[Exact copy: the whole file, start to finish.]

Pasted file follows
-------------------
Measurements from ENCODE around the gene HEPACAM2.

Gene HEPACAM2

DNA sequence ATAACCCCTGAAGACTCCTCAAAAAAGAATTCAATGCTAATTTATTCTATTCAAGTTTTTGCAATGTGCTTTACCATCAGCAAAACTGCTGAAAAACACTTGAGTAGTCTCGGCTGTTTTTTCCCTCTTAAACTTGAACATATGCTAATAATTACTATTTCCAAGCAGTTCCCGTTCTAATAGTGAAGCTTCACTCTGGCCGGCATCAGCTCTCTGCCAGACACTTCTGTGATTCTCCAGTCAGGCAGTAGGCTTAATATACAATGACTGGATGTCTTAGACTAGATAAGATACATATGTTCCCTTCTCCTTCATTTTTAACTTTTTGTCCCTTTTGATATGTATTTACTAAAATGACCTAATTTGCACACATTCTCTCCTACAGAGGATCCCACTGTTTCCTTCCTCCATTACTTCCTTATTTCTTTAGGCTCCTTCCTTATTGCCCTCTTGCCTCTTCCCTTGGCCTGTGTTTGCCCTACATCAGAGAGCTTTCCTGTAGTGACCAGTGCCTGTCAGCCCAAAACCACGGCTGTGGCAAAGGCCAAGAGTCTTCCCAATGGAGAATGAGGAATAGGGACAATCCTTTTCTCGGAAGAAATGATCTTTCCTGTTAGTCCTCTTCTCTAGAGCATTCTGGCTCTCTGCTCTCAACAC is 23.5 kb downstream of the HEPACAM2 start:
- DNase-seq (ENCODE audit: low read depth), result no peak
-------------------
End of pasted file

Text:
Measurements from ENCODE around the gene HEPACAM2.

Gene HEPACAM2

DNA sequence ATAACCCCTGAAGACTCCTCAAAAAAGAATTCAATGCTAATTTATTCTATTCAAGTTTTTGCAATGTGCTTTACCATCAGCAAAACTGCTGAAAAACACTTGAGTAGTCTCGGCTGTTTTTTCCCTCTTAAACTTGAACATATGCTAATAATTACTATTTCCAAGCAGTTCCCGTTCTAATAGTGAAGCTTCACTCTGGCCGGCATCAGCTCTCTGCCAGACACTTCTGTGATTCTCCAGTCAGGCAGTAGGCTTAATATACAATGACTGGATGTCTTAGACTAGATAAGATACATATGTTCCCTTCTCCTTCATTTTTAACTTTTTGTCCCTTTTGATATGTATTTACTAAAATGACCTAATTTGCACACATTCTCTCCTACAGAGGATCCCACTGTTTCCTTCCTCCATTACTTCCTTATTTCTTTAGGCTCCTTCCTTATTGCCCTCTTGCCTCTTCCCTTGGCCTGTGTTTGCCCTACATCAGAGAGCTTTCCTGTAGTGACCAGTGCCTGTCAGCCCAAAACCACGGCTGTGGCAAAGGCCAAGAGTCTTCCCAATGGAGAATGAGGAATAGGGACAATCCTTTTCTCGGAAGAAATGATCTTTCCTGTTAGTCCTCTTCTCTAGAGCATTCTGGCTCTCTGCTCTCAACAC is 23.5 kb downstream of the HEPACAM2 start:
- DNase-seq (ENCODE audit: low read depth), result no peak